August 11, 2016

The mentorship movement: Anaheim’s AIME brings opportunity to students and business

It is hard to find a more inspiring mentor than Earl Woods. A decorated Army veteran, Woods played a pivotal role in the groundbreaking golf career of his son, Tiger Woods, by passing along his love of the game and mentoring his son into the greatest golfer of his era. So when city, education and business leaders in Anaheim set out to create a student mentoring program in 2014, we didn’t have to go far for inspiration.

As part of the Tiger Woods Foundation in Anaheim, the Earl Woods Scholarship Program promotes the success of college students from low-income areas. Many are the first in their families to attend college. Mentoring is at the heart of the program. Getting to college is hard enough, and graduating is even tougher. But students are five times more likely to graduate with the help of an adult mentor.

As a Tiger Woods Foundation board member, I saw firsthand the important role mentoring plays for students. In fact, the experience provided the spark for our new program, Anaheim’s Innovative Mentoring Experience, or AIME. AIME is a partnership of my office, the Anaheim Union High School District and businesses in and around Anaheim. It grew out of a larger collaboration to prepare Anaheim students for the 21st century. So far, more than 750 students have been mentored as part of AIME with a goal of seeing thousands more take part in years to come.
In Anaheim, mentoring is becoming a movement. After seeing the success of AIME, Orange County United Way graciously provided financial support this summer for 50 high school students to take part in eight-week paid summer internships. The student interns worked with mentors at the City of Anaheim, the Anaheim White House, Cal State Fullerton, Kaiser Permanente, St. Joseph Health, Bunzl Distribution, Wells Fargo and others.
At the City of Anaheim, 14 students interned at our police department, the Anaheim Convention Center, Anaheim Public Utilities, Public Works and in the Office of the City Manager alongside myself and our City Council. The students developed lasting relationships that they can draw on as they embark on their college careers. As a city of kindness, Anaheim is committed to helping our youth benefit from mentors. The relationships that mentoring fosters can change a student’s life and help them grow as part of their community. AIME has been successful because students were instrumental in its creation.
In fall 2013, my City Council colleagues and I were presented with a petition signed by more than 5,000 Anaheim high school students. The students sought our support in addressing how they could better prepare for college, careers and the demands of today’s advanced economy. Soon after, the City Council adopted a resolution supporting the spirit of the petition and declared Anaheim as California’s first P21 city committed to helping students develop in five areas: communication, critical thinking, collaboration, creativity and character. The fifth “C” — character — is unique to Anaheim to stress the value of kindness as key to helping students in service to others and building a stronger sense of community. To implement the national goals of P21 locally, I convened a taskforce of Anaheim business leaders, educators and city administrators.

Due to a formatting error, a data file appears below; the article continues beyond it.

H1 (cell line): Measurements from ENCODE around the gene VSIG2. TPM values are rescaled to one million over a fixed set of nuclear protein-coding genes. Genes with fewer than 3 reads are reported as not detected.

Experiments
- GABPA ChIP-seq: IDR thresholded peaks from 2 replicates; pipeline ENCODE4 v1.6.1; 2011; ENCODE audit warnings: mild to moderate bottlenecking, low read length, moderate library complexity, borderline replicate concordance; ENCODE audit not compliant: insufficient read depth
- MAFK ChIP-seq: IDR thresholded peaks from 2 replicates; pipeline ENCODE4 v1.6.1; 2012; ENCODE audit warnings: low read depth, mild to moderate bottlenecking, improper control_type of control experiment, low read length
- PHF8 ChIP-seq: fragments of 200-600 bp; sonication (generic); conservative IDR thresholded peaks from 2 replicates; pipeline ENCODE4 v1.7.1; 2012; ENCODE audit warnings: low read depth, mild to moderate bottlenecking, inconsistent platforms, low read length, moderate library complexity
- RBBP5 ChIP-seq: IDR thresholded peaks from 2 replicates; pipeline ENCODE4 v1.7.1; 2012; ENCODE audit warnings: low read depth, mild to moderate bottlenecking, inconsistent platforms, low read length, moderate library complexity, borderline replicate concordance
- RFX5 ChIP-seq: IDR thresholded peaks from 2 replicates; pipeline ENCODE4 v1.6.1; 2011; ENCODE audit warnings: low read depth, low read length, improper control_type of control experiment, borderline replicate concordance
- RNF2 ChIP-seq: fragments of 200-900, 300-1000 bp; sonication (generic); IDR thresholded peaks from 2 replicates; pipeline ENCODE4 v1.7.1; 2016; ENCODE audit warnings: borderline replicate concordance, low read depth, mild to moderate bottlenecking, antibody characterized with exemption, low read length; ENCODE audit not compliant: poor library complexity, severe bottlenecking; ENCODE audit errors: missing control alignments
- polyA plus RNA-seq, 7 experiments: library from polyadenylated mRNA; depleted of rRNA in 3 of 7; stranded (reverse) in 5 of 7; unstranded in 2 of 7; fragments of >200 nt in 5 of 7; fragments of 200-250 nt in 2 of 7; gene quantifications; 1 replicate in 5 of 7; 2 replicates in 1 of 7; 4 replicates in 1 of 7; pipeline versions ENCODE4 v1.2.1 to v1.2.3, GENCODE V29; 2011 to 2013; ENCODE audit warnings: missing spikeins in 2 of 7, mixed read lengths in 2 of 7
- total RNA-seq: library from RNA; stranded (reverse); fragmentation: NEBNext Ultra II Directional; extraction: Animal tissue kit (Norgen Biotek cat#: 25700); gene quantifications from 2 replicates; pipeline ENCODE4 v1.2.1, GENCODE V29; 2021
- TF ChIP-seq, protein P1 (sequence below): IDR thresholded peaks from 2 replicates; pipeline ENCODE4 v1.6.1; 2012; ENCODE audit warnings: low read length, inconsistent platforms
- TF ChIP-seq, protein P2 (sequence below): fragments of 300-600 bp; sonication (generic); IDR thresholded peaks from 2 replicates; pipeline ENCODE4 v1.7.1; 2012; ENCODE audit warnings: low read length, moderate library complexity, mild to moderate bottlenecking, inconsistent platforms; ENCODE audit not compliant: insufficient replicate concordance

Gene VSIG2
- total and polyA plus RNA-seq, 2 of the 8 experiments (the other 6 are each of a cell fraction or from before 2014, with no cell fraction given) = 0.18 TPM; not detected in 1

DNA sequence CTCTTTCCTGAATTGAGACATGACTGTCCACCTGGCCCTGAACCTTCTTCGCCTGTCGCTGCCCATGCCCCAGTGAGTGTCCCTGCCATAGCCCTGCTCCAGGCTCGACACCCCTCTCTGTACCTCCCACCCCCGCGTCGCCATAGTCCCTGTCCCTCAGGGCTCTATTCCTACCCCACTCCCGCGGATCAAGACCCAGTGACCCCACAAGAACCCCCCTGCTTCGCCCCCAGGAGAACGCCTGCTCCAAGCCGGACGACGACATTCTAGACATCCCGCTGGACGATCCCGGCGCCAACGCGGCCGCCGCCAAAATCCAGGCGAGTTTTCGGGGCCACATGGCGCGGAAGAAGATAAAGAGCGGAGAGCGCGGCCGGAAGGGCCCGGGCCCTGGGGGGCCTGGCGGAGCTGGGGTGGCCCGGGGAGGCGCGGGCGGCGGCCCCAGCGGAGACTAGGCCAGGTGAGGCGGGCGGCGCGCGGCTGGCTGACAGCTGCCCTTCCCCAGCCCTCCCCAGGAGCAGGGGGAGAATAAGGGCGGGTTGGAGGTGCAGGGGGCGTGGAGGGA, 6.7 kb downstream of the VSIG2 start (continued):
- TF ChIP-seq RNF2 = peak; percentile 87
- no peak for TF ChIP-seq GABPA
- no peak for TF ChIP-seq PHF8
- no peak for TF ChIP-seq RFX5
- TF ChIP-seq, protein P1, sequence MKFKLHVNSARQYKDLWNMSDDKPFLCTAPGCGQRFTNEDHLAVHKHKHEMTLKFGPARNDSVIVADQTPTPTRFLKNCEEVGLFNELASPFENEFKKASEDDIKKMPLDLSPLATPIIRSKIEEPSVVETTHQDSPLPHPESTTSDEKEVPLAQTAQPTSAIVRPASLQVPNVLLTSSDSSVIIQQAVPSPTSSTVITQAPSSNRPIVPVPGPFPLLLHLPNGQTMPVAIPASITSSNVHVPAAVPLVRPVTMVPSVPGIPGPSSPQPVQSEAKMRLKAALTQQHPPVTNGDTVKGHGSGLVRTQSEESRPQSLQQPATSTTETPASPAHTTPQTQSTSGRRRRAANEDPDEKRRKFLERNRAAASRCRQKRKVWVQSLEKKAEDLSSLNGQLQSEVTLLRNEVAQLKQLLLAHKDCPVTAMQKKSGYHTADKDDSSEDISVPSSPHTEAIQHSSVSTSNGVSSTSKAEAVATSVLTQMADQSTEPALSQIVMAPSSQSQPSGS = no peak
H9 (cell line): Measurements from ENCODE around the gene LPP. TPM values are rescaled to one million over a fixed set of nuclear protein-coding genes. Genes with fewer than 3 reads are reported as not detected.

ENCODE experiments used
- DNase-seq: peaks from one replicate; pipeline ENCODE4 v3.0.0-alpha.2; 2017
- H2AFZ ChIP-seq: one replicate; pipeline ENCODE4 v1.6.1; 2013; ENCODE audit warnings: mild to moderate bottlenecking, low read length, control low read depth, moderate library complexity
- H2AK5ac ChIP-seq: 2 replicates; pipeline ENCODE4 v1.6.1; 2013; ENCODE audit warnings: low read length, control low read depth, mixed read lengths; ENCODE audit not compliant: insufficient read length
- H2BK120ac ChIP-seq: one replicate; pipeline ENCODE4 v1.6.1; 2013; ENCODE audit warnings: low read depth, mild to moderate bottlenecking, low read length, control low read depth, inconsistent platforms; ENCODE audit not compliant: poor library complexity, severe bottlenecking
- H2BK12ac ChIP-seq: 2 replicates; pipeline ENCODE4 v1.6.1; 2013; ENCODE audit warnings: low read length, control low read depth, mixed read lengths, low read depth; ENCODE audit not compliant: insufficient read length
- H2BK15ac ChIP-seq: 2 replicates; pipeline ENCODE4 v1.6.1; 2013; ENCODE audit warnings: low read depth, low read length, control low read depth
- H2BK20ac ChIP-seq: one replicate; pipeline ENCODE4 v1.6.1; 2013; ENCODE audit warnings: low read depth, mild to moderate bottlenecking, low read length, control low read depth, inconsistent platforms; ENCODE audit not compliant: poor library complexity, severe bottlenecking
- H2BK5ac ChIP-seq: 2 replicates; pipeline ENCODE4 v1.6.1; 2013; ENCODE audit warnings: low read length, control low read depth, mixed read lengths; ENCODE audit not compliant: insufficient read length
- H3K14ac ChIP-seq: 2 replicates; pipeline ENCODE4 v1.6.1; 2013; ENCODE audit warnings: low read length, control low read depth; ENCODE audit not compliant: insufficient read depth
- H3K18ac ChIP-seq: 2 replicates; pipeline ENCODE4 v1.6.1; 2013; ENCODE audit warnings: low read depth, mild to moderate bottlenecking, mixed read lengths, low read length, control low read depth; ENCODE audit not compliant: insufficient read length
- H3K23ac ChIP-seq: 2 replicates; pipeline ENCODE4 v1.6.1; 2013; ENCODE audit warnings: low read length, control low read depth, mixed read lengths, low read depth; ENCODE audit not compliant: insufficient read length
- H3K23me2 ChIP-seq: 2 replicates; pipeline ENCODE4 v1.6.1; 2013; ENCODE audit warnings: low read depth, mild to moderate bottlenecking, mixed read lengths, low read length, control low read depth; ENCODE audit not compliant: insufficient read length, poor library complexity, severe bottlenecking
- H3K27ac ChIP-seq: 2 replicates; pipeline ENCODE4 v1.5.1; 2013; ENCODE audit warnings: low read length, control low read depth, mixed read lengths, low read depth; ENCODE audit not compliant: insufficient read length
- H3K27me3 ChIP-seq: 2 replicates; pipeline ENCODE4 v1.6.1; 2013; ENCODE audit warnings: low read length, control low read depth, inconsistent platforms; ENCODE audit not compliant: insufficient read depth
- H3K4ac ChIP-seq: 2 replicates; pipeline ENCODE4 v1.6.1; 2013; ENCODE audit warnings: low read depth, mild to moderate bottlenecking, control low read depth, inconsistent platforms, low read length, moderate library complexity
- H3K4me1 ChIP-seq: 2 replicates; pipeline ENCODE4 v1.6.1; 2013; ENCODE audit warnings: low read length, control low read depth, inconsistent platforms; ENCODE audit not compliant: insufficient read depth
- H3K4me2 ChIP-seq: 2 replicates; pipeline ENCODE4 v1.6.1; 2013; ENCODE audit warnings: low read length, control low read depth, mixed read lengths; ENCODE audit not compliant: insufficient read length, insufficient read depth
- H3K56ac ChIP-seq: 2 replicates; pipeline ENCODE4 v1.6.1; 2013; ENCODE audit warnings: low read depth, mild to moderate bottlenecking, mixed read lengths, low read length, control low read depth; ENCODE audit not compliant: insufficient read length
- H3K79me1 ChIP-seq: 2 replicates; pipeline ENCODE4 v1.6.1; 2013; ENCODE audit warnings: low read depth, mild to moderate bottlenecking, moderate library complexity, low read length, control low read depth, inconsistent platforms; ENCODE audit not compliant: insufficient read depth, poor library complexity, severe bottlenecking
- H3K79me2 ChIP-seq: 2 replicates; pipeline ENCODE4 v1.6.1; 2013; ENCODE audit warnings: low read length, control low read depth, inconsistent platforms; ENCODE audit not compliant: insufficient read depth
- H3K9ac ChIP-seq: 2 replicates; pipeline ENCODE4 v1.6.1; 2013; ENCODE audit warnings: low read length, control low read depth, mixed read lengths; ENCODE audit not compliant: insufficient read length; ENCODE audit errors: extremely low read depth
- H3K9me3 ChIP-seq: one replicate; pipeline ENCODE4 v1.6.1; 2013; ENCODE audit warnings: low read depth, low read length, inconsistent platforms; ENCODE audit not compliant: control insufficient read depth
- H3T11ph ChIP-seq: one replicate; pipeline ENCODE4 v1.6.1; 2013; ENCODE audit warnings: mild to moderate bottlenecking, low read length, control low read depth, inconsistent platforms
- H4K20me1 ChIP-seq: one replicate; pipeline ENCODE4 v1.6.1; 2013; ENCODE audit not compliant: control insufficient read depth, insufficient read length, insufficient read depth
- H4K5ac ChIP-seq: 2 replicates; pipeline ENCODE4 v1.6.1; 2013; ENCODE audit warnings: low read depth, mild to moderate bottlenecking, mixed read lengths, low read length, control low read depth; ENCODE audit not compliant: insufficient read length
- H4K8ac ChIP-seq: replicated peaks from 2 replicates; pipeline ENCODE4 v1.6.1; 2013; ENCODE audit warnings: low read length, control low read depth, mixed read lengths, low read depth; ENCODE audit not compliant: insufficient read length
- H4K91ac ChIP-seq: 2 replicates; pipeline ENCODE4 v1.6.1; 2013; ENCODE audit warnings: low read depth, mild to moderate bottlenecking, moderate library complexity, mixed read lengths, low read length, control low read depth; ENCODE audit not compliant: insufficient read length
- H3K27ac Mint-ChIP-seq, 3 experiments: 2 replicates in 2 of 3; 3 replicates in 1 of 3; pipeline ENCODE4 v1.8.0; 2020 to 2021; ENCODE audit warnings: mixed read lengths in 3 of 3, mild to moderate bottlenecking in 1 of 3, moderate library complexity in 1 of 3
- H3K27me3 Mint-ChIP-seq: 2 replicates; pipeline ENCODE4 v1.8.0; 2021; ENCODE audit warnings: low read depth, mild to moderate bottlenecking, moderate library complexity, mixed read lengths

Inspired by the Earl Woods program, I proposed a mentoring program of our own to introduce students to professionals in various fields in and around Anaheim. Everyone agreed. Businesses would benefit from students bringing fresh insights on social media, technology and youth consumer preferences to their workplaces. I have had the pleasure of meeting with businesses leaders and enlisting their support for AIME. Every executive I met welcomed the opportunity to have their employees invest time and resources in this effort.
As we found at Anaheim, the experience of mentoring is a win-win. Interns provided valuable assistance with social media, website and graphic design, community outreach, event planning and research. Just as importantly, we got the chance to mentor, teach, counsel and help young people at a key stage in their lives. As a city of kindness, it was the least we could do. The best part? The kids we have the pleasure of mentoring today will be the mentors of tomorrow. To be sure, mentoring is a virtuous cycle that pays dividends for years to come.

Champions of the unexpected for 20 years.